All things being equal, Verstappen is clearly going to emerge as the top driver out of the two, but all things aren’t always equal. He’s already had two DNFs – compared to one for his team-mate – that have played a major role in the title fight remaining close, and there’s nothing to say there couldn’t be more misfortune that ends up putting Perez in a strong position.

It’s unlikely, I know, but there’s so far to go it just doesn’t feel right to close off that possibility.

MONTE-CARLO, MONACO - MAY 29: Race winner Sergio Perez of Mexico and Oracle Red Bull Racing celebrates with his team by jumping into the pool after the F1 Grand Prix of Monaco at Circuit de Monaco on May 29, 2022 in Monte-Carlo, Monaco. (Photo by Mark Thompson/Getty Images)

A high-quality win in Monaco, but does Perez have full support of his team in championship reckoning?

Red Bull

And that’s what makes me feel sorry for Perez, because if he’s ever going to become world champion, however unlikely that might be going up against Max Verstappen in the same car, he needs everything to come together for him.

Just like Nico Rosberg in 2016, he needs to perform at his very best and likely get fortunate at times when it comes to reliability and race circumstances compared to his team-mate.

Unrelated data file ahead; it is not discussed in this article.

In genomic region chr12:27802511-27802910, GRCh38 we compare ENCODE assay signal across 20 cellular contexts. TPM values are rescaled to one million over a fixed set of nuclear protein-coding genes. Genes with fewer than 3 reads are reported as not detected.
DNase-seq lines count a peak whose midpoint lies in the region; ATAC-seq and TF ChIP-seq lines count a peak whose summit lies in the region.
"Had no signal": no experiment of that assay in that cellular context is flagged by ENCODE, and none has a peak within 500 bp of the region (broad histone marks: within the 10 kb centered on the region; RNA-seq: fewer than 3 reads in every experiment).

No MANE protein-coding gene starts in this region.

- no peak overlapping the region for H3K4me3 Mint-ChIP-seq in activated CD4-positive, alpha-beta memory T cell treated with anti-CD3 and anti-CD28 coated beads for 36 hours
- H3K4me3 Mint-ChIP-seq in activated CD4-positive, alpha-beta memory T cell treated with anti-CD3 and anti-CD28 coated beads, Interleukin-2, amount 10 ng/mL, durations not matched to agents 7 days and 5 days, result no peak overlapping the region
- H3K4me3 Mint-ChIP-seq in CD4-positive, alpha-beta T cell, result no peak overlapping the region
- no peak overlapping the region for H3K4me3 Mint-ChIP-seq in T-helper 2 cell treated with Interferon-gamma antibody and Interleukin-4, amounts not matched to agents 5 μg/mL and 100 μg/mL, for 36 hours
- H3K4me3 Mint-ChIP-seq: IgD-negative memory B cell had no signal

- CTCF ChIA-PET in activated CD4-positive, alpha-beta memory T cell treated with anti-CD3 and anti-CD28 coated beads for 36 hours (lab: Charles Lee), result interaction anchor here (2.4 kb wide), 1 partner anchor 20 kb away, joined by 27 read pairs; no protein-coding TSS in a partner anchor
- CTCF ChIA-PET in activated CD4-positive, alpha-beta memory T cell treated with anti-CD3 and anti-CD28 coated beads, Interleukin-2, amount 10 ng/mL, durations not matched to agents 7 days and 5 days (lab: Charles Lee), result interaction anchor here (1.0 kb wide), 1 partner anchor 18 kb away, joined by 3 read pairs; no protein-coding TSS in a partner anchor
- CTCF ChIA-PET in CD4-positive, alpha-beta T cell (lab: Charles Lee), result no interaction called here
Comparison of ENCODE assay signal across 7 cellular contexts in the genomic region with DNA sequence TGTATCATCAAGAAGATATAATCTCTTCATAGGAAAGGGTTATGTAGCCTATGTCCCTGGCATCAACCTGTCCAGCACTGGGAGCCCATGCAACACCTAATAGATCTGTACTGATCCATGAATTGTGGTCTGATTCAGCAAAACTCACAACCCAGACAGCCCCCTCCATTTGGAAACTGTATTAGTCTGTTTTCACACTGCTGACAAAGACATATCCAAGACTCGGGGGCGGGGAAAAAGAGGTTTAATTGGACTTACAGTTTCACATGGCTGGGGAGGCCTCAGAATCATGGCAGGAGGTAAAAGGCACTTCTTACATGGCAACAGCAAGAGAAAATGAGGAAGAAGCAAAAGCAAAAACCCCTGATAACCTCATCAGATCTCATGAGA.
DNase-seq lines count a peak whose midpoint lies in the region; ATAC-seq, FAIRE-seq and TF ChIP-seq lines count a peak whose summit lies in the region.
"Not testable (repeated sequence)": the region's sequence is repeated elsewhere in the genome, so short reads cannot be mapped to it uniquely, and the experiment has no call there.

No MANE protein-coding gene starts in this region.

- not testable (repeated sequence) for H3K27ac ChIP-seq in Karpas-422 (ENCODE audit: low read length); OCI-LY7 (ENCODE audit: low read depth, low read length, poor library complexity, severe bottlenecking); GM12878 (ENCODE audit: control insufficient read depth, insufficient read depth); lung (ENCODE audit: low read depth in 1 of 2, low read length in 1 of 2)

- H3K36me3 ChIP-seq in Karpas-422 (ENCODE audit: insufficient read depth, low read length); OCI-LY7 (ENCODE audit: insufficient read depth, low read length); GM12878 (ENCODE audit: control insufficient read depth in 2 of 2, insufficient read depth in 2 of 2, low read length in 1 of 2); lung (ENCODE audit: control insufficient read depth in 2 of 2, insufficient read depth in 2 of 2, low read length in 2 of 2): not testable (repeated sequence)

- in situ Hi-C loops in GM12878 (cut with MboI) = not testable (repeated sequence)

At 32, you can see what wins like Monaco mean to Perez as he shed a tear listening to the Mexican anthem on the podium, and under new regulations this could well prove to be his best chance to sneak a title.

But seven days earlier, Red Bull might already have made the call that compounds to reduce his hopes. By not being allowed to maximise his points now, he’s far less likely to be in a position to take on the title charge later in the season if things just happen to fall his way.

We’ll only know if it was the right thing for Red Bull to do at the end of the season, but that doesn’t stop me feeling like the odds are still stacked against Perez a little unfairly, even if he just became a Monaco Grand Prix winner.